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31st October 2017

Safety ‘Night Owl’ scheme to launch in new year

Amidst a reported climate of fear in Fallowfield, the ‘Night Owl’ scheme will aim to make streets feel safer for students

A ‘Night Owl’ scheme where student volunteers will be trained in first aid, safeguarding, well-being training and self-defence to safeguard vulnerable people is to be launched in the new year by the Students’ Union, The Mancunion can reveal.

After a petition titled ‘Greater Manchester Police & Andy Burnham: help us to make Fallowfield safe for students!‘ was signed by over 8,000 students, an investigation by The Mancunion suggested that students increasingly rely on Facebook for anecdotal advice about staying safe in South Manchester.

In relation to this, on the 23rd of October in the popular Fallowfield Students Group, a University of Manchester student, Steve Jackson, proposed creating a “simple student volunteer-led system where we’ll pair up volunteers, put them in high vis jackets and patrol the streets at night, particularly on the weekend” which could involve making “a facebook page and have a Whatsapp chat where we can share information about potential threats and more general useful stuff about being safe whilst out and about.”

However, Students’ Union Communities Officer, Jack Houghton, warned of the “dangers of people setting up these schemes without sufficient training and safeguarding.”

Jack said he had been in contact with Steve and “would love to see us work together to find as many volunteers as possible,” as the Students’ Union look set to launch their ‘Night Owl’ safety scheme in early 2018.

Jack said: “The union’s [‘Night Owl’] plan will provide self-defence training, bystander training, first aid training and advice training to ensure the safety of students. We will also be setting up an office to support students whilst on a night out. For example, to track volunteer locations and to maintain contact with police and security services during patrols.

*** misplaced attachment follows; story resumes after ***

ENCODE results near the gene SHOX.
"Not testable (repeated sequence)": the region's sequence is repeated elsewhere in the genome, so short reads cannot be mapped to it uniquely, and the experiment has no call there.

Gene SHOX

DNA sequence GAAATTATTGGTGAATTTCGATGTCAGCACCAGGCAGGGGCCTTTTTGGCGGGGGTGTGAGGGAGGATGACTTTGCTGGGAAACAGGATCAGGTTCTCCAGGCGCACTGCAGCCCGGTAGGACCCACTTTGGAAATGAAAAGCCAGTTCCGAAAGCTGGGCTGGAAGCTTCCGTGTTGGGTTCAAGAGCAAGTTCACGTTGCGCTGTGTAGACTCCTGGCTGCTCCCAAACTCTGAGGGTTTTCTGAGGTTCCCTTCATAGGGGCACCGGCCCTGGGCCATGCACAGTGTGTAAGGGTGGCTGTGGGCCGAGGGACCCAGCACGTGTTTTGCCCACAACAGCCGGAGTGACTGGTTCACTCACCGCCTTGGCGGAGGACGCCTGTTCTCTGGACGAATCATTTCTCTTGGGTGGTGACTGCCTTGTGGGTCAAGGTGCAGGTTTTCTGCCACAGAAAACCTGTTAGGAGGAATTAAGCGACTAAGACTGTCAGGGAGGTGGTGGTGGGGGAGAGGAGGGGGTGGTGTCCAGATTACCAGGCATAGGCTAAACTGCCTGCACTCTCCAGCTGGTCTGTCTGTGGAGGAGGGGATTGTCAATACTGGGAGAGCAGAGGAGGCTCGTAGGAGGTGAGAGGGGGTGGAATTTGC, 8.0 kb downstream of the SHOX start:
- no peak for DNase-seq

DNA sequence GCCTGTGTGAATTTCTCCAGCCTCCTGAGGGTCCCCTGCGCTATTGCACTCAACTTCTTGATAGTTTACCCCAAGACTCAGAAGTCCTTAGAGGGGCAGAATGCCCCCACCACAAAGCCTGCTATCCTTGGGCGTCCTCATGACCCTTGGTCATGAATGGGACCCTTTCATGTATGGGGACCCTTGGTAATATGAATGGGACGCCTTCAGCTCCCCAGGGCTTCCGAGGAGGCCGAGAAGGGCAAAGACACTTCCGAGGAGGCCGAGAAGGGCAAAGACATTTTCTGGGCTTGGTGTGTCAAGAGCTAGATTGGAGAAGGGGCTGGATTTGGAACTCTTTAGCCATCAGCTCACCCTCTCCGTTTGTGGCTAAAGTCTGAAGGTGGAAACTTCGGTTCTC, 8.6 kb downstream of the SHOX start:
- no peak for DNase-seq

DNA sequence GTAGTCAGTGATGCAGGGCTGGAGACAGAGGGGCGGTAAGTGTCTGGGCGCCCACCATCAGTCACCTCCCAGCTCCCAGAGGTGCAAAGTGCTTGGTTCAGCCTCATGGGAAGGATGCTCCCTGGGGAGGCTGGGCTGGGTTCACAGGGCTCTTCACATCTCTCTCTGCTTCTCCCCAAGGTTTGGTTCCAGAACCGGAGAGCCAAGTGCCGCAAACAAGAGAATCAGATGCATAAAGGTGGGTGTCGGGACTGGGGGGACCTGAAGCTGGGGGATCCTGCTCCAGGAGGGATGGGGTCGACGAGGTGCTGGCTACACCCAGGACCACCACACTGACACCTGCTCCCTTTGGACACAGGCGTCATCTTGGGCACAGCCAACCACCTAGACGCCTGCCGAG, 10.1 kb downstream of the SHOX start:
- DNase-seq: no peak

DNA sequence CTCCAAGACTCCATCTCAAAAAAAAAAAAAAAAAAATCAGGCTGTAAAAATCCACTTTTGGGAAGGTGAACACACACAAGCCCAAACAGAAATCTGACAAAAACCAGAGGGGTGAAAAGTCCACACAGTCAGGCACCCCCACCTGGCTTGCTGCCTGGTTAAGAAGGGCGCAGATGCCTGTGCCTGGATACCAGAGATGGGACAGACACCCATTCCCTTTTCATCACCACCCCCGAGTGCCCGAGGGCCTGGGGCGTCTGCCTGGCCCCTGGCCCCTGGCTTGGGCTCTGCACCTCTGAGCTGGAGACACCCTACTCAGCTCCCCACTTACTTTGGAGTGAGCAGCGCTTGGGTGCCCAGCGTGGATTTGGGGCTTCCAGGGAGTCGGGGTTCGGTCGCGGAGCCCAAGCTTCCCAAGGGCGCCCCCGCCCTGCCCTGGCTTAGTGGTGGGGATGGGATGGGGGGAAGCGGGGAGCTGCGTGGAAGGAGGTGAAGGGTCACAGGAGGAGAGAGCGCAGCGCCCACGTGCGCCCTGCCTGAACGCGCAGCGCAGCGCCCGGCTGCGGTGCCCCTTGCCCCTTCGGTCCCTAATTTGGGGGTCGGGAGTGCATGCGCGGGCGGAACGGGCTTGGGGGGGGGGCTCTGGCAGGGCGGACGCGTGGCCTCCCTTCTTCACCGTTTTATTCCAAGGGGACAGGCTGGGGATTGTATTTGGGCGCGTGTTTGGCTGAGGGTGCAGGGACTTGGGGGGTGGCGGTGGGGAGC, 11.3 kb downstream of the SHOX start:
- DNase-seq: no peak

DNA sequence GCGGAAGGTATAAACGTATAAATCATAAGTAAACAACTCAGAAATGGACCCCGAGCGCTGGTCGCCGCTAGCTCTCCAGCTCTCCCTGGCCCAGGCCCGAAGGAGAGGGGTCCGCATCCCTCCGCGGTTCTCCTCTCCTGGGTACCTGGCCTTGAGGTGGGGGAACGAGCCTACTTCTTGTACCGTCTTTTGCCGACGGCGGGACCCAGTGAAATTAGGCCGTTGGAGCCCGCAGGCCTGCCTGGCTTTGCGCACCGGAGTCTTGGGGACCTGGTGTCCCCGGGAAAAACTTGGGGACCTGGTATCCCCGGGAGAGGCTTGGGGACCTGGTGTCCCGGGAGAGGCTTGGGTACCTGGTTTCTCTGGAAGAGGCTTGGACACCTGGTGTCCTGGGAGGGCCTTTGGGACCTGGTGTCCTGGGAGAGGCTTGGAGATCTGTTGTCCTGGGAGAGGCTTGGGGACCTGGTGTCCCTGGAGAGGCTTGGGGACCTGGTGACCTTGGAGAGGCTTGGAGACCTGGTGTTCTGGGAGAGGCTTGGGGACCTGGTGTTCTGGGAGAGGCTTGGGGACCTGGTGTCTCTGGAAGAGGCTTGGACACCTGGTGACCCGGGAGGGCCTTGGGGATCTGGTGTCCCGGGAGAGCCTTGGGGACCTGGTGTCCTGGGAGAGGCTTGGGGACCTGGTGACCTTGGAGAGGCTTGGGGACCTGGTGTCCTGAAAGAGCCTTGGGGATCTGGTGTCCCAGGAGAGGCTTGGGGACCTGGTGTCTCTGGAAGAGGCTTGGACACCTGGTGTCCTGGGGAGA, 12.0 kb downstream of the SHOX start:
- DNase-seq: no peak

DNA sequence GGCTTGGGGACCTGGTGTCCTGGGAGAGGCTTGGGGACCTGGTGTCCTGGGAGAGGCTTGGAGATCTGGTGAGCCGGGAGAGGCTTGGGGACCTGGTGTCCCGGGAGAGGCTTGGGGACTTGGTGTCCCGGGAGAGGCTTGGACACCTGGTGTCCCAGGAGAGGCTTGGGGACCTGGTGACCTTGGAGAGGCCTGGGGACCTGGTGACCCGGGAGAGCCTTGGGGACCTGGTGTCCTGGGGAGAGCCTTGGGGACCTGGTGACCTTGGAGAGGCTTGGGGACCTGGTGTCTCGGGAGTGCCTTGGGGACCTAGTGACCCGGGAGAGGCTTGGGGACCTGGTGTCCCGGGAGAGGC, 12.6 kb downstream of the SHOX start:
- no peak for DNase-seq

“Between now and December I will be putting on consultation sessions with students so as to gain an idea of what people want the scheme to look like and whether they agree with the Students’ Union’s plan.”

The announcement comes after statistics issued by the Home Office on the 19th of October covering the 12-month period from July 2016 to June 2017 suggested that crime increased by 31 per cent in Greater Manchester in the last year.

In the region of Greater Manchester, violence against a person was indicated to have increased by 46 per cent over the 12-month period,  sexual offences increased by 31 per cent, burglary increased by 14 per cent and robbery was suggested to have increased by 53 per cent.

Jack said that the Students’ Union were “working with GM police to establish which nights the night owls are needed, using crime statistics”, warning that the “police cannot protect students patrolling the streets without co-ordination with police.”

Aware of the reported frustration of many students regarding policing, security and safety in and around South Manchester, Jack said:”We urge people to be patient and are doing everything we can to set up this scheme as quickly as possible. It is important that the scheme is perfect upon launch because student safety is essential.”

Other student safety initiatives launched by the Students’ Union include increasing the number of street lights in Fallowfield, Withington, Rusholme and other areas, ensuring all new street lights are LED so will be brighter and a scheme set up with Street Cars which allows students to give a Street Cars driver their student I.D. if they have no money so they can still get a safe taxi home rather than have to walk.

Jack previously told The Mancunion that the Student Officer team “don’t want to rush into a decision” on long-term initiatives for improving student safety, adding that schemes such as the ‘Night Owl’ scheme have to be “very thought out” so they “don’t cause issues down the line.”

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